Ongoing civil unrest in Kyrgyzstan in central Asia has culminated in a threat from ethnic Uzbeks, who have seized the largest oil depot in southern Kyrgyzstan with the warning they will blow it up unless the interim government provides security for them to leave safely.
Uzbeks constructed barricades around the oil terminal, a facility in Nariman village, which stores most of the petrol distributed to the region. Outside Kyrgyz military forces are positioned to re-take the depot.
The Uzbeks have requested escort by Russian or international forces, claiming that they do not trust Kyrgyz security forces. More than 100,000 ethnic Uzbeks, mainly women and children, have fled across the border to Uzbekistan, according to figures from Unicef, after five days in which armed gangs roamed the towns of Osh and Jalalabad, shooting and setting streets on fire.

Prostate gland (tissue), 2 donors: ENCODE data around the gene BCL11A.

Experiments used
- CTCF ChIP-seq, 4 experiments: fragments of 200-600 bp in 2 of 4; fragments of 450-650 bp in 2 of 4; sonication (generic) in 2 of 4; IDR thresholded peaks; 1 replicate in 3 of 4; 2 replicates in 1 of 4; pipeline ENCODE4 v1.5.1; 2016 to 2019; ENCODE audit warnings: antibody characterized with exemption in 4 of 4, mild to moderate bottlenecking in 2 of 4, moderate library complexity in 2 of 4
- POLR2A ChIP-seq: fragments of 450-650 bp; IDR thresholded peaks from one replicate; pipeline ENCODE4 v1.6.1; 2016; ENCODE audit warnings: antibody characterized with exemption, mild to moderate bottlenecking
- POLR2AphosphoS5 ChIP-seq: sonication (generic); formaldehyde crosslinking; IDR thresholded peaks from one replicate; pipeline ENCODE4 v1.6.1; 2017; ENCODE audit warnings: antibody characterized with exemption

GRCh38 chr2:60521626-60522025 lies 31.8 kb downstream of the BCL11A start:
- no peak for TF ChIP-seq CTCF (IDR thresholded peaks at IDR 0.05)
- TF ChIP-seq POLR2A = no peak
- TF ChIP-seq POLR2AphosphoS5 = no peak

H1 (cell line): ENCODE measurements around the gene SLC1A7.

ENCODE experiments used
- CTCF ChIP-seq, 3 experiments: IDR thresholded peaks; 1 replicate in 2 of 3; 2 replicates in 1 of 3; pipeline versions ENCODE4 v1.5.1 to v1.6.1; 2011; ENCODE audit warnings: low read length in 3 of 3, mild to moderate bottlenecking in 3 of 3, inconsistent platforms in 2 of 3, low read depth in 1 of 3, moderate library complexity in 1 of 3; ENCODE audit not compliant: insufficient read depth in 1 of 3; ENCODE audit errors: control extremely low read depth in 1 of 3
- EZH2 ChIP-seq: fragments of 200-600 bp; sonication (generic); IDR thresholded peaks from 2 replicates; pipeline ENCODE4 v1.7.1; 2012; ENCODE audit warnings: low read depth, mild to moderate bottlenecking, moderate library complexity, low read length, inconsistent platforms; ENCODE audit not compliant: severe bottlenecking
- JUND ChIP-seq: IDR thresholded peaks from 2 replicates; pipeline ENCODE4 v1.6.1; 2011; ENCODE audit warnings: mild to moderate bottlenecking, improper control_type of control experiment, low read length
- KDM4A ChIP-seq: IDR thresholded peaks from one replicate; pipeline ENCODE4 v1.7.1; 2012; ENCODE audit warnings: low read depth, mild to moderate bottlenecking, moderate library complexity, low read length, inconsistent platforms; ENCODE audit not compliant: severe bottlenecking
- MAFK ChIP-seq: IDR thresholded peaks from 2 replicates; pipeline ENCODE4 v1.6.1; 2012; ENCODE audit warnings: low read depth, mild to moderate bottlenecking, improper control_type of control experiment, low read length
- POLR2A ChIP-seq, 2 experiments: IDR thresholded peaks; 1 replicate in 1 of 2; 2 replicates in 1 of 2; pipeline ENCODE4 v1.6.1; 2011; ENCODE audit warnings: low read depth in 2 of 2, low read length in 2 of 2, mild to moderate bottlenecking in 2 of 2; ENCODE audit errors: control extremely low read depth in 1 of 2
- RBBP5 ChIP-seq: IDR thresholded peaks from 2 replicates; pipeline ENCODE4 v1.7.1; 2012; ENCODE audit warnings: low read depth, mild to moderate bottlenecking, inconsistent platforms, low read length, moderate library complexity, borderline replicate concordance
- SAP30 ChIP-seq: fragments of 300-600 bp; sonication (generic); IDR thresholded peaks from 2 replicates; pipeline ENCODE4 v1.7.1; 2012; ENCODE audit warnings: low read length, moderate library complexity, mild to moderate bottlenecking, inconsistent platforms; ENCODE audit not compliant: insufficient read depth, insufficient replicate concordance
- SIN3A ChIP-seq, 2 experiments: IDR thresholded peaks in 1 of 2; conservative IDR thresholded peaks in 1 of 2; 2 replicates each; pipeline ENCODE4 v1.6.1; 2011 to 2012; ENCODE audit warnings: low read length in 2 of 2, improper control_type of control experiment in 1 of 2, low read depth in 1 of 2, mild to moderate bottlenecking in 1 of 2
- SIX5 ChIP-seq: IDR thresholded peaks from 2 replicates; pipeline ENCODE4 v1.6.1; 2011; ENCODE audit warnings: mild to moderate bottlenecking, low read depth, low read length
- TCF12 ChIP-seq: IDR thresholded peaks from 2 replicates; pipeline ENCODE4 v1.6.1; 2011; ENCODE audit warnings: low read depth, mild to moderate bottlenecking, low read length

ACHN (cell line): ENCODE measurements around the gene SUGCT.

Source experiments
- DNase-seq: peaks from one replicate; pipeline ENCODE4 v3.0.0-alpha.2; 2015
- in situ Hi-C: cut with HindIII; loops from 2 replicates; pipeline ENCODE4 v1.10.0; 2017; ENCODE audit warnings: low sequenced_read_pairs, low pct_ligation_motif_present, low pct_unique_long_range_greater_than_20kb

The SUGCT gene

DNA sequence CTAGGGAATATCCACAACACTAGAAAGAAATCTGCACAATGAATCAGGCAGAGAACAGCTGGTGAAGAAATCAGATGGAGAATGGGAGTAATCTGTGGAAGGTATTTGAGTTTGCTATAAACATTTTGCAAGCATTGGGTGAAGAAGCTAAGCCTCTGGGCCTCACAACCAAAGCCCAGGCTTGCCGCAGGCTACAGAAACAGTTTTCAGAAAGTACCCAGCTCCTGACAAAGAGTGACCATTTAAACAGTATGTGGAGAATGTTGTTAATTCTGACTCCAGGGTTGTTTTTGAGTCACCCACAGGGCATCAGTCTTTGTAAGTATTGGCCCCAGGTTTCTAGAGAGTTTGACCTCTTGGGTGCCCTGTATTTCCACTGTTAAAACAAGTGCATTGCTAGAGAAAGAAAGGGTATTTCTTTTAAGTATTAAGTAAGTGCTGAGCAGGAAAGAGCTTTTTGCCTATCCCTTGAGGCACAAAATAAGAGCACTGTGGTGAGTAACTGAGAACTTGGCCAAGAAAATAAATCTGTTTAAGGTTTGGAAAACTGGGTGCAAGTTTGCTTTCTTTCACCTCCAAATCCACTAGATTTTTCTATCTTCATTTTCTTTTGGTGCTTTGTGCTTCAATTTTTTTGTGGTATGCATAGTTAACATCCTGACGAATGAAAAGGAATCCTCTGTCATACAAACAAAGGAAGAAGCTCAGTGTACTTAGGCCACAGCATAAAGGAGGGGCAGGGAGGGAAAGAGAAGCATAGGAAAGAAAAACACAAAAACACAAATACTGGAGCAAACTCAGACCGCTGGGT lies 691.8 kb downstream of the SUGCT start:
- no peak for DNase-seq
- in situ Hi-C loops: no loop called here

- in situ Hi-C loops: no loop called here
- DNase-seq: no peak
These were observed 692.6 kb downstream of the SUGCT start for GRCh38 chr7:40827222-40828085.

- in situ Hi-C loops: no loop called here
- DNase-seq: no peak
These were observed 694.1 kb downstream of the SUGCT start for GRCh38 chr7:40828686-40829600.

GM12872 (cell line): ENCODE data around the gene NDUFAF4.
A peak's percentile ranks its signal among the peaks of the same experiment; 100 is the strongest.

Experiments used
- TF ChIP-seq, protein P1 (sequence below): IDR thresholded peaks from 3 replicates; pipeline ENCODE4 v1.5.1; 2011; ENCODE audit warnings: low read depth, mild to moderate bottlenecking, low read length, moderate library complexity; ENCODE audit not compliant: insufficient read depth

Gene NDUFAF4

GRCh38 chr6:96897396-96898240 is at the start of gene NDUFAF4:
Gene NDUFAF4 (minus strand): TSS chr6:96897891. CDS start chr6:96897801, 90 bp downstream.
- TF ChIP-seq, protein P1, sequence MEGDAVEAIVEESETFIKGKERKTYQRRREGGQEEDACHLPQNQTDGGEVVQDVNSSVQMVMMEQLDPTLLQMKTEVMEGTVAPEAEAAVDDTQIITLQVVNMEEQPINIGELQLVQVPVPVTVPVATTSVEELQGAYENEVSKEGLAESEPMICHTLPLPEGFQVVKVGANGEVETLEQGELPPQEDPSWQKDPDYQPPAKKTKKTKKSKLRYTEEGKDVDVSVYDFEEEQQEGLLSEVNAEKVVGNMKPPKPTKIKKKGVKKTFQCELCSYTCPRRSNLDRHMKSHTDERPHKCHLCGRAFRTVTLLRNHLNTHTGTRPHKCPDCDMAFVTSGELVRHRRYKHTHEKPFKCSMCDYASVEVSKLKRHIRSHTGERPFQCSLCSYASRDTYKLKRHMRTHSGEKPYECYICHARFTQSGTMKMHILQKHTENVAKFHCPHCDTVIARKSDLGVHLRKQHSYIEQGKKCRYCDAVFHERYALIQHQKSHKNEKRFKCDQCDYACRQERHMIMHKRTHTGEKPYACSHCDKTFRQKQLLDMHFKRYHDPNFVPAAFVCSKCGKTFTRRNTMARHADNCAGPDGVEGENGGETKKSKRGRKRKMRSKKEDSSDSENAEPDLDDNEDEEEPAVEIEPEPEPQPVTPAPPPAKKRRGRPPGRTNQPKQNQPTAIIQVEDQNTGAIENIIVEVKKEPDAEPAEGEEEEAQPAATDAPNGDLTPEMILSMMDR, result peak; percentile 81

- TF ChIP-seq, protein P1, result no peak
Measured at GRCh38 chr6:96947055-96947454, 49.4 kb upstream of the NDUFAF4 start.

Reports come in that 179 are dead, but the Kyrgyz government says that the true figure could be several times that.
Kyrgyzstan's interim leaders have struggled to impose their authority over the Muslim-majority country since a revolt in April toppled the southern-born President Kurmanbek Bakiyev.